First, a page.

The NCAA reported we have five athletic teams with perfect multi?year Academic Progress Rates, or APR scores, and 22 of our 25 teams maintained or improved year over year.
The team that saw the biggest improvement was football, which set a program record. And I want to mention our women’s soccer team with its fourth-straight season of a perfect APR.
APR allows the NCAA to take "a real-time snapshot" of each team’s academic performance. Clearly, our entire program’s academic performance is on the right path, and I congratulate our coaches, our staff at the McNamara Academic Center, but, mostly, our student-athletes.
Finally, later today, we’re all going to walk over to the Biomedical Discovery District and celebrate the opening of the fourth building of that remarkable public-private-University partnership.
What a great way to end the academic year.
Now, as you know, I’ll be traveling to China and Taiwan later this month, my first international trip as President, in a whirlwind 11-days that will include a heavy schedule of meetings with government officials, high-ranking higher education leaders, hundreds of alumni in four cities, potential donors, a group of honorary degree holders, top-ranking business executives, and incoming students.
This will kick off the 100th anniversary of the first Chinese students to graduate from the University, one of the longest and deepest relationships between China and any American university.
In 2012 we hosted 2,483 students and 502 scholars and researchers from China.
There are more than 8,000 proud University alumni in China, including the Governor of the Central Bank of China, and we have more than 80 strategic partnerships with Chinese universities.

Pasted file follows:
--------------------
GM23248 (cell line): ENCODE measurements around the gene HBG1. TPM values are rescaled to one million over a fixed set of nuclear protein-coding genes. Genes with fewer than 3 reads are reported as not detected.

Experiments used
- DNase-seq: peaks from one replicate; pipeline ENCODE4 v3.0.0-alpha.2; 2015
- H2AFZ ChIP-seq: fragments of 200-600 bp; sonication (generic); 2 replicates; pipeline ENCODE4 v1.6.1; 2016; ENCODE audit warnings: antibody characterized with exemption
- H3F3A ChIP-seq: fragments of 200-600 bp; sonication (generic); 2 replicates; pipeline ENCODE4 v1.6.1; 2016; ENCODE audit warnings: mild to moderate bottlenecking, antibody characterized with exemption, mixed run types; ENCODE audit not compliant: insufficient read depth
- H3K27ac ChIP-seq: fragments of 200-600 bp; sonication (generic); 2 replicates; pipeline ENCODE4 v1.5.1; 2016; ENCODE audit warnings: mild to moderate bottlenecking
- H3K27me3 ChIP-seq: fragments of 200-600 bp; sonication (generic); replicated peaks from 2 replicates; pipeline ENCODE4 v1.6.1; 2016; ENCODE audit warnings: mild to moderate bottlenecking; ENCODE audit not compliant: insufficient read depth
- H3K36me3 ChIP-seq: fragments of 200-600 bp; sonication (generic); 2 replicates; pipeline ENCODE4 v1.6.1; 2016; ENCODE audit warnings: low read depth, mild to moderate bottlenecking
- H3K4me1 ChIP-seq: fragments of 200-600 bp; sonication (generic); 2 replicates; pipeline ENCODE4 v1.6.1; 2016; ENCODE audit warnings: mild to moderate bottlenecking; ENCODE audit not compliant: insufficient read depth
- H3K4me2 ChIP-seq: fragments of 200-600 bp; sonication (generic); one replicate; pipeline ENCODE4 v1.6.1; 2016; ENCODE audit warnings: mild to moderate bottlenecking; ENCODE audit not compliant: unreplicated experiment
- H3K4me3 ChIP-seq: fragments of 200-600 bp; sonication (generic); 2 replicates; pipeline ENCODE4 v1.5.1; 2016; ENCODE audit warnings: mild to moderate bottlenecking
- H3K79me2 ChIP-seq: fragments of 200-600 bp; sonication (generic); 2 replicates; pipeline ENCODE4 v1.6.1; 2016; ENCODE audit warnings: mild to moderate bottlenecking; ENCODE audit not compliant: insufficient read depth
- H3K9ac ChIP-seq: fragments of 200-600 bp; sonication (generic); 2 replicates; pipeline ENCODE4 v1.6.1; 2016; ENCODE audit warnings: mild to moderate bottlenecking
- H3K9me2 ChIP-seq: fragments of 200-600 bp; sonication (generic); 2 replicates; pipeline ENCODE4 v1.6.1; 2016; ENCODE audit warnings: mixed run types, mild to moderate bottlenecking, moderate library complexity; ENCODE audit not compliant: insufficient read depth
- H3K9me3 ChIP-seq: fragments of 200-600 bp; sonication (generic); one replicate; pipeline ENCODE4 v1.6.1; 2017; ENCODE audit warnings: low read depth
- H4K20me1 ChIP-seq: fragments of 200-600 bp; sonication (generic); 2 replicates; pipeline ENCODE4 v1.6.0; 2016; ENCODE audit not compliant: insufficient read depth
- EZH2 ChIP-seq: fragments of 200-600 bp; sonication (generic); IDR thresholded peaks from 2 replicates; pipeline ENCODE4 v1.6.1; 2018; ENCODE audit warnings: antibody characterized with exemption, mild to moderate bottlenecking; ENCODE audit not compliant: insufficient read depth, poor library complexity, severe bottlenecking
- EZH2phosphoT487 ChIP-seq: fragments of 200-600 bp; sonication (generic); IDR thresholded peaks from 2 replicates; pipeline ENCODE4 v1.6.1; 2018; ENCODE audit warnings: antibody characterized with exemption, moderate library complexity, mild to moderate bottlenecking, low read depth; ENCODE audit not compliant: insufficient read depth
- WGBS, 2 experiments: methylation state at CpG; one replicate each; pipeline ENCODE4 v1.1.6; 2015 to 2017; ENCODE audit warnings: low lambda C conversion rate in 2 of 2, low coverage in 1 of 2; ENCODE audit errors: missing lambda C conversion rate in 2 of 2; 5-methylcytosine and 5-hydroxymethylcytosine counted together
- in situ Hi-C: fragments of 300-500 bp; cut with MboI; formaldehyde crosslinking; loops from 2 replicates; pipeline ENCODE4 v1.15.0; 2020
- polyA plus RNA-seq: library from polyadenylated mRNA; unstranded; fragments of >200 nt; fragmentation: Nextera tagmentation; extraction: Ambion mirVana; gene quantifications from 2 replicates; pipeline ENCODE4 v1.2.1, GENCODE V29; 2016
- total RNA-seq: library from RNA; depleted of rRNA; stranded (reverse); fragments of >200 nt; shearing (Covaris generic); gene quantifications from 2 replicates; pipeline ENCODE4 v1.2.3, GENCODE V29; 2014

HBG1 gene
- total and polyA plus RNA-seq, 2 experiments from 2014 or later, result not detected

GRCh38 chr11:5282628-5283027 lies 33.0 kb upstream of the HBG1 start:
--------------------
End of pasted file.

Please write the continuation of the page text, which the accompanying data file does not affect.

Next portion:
This is part of what being a 21st century land-grant university is all about, engaging with the global community to solve the world’s most pressing problems, while fostering understanding, and enhancing the economic vitality and brand of our state.
This is critical as other Universities compete with us for students, scholars, and relationships.
We expect our academic discussions to focus on areas in which the University has particular expertise, including food safety, bioinformatics, green technologies, marketing and finance, and tech transfer.
I will leave June 23 and return July 6, and will report back to you on our work when we meet again at our next Board meeting a few days after my return.
In closing, in the next 12 months we will undoubtedly face important challenges, and we will need to make difficult decisions together.
By this time next year, we will have completed a strategic planning process for the Twin Cities campus.
We will have appointed a new Dean of our Medical School and Vice President for Health Sciences.
We will have hired a new dean for our largest college, our Twin Cities campus’s College of Liberal Arts, which I want to see flourish.
With Dean Levine’s decision, we will have appointed a new dean at CFANS, a college with an important relationship with all 87 of our counties, and a deep connection to our land-grant roots.
As we have learned over the past two years on all of our campuses, we might just want to expect a few surprises, too!
Thank you all for a 2012-13 academic year of achievement and advancement for our wonderful University and our students.
With that, Madam Chair, I conclude my report, and advise you that my memo on my accomplishments of the past year will now be distributed.
Thank you again.